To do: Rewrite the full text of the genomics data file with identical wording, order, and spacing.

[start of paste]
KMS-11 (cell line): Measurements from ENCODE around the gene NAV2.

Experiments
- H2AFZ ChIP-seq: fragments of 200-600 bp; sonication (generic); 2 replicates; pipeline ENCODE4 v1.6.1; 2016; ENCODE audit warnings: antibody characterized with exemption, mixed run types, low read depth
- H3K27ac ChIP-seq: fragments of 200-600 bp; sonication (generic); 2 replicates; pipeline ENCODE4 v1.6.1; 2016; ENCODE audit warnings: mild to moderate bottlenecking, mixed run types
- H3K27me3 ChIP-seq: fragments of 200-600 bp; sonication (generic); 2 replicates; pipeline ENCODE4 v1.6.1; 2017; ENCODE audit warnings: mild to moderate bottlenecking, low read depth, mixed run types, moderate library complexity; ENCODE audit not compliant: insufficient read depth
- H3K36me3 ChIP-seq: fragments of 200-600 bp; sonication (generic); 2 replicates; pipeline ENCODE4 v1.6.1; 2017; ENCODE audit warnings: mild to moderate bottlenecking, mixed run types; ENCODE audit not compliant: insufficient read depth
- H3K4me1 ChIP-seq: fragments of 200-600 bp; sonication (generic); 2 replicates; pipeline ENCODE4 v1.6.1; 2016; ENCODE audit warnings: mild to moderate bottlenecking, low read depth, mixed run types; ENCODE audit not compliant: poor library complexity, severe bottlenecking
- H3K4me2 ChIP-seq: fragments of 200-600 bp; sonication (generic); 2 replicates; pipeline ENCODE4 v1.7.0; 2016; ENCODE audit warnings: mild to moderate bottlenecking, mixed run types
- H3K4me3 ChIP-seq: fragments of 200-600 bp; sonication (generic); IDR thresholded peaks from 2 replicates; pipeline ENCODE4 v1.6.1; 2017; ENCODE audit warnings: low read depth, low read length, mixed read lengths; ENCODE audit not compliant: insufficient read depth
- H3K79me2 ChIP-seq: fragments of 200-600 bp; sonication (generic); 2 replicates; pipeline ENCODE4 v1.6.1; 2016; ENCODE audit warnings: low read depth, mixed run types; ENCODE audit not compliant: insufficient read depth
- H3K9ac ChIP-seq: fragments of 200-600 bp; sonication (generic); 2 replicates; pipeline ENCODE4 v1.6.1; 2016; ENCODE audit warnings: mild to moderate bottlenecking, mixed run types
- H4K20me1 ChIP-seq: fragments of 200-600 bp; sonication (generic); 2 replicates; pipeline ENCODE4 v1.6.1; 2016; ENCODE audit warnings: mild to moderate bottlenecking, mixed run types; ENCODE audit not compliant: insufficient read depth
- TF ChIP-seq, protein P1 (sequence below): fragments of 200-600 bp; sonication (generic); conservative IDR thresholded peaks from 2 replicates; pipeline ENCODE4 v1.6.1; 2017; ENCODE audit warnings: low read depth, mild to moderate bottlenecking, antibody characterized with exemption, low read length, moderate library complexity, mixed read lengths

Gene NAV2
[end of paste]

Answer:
KMS-11 (cell line): Measurements from ENCODE around the gene NAV2.

Experiments
- H2AFZ ChIP-seq: fragments of 200-600 bp; sonication (generic); 2 replicates; pipeline ENCODE4 v1.6.1; 2016; ENCODE audit warnings: antibody characterized with exemption, mixed run types, low read depth
- H3K27ac ChIP-seq: fragments of 200-600 bp; sonication (generic); 2 replicates; pipeline ENCODE4 v1.6.1; 2016; ENCODE audit warnings: mild to moderate bottlenecking, mixed run types
- H3K27me3 ChIP-seq: fragments of 200-600 bp; sonication (generic); 2 replicates; pipeline ENCODE4 v1.6.1; 2017; ENCODE audit warnings: mild to moderate bottlenecking, low read depth, mixed run types, moderate library complexity; ENCODE audit not compliant: insufficient read depth
- H3K36me3 ChIP-seq: fragments of 200-600 bp; sonication (generic); 2 replicates; pipeline ENCODE4 v1.6.1; 2017; ENCODE audit warnings: mild to moderate bottlenecking, mixed run types; ENCODE audit not compliant: insufficient read depth
- H3K4me1 ChIP-seq: fragments of 200-600 bp; sonication (generic); 2 replicates; pipeline ENCODE4 v1.6.1; 2016; ENCODE audit warnings: mild to moderate bottlenecking, low read depth, mixed run types; ENCODE audit not compliant: poor library complexity, severe bottlenecking
- H3K4me2 ChIP-seq: fragments of 200-600 bp; sonication (generic); 2 replicates; pipeline ENCODE4 v1.7.0; 2016; ENCODE audit warnings: mild to moderate bottlenecking, mixed run types
- H3K4me3 ChIP-seq: fragments of 200-600 bp; sonication (generic); IDR thresholded peaks from 2 replicates; pipeline ENCODE4 v1.6.1; 2017; ENCODE audit warnings: low read depth, low read length, mixed read lengths; ENCODE audit not compliant: insufficient read depth
- H3K79me2 ChIP-seq: fragments of 200-600 bp; sonication (generic); 2 replicates; pipeline ENCODE4 v1.6.1; 2016; ENCODE audit warnings: low read depth, mixed run types; ENCODE audit not compliant: insufficient read depth
- H3K9ac ChIP-seq: fragments of 200-600 bp; sonication (generic); 2 replicates; pipeline ENCODE4 v1.6.1; 2016; ENCODE audit warnings: mild to moderate bottlenecking, mixed run types
- H4K20me1 ChIP-seq: fragments of 200-600 bp; sonication (generic); 2 replicates; pipeline ENCODE4 v1.6.1; 2016; ENCODE audit warnings: mild to moderate bottlenecking, mixed run types; ENCODE audit not compliant: insufficient read depth
- TF ChIP-seq, protein P1 (sequence below): fragments of 200-600 bp; sonication (generic); conservative IDR thresholded peaks from 2 replicates; pipeline ENCODE4 v1.6.1; 2017; ENCODE audit warnings: low read depth, mild to moderate bottlenecking, antibody characterized with exemption, low read length, moderate library complexity, mixed read lengths

Gene NAV2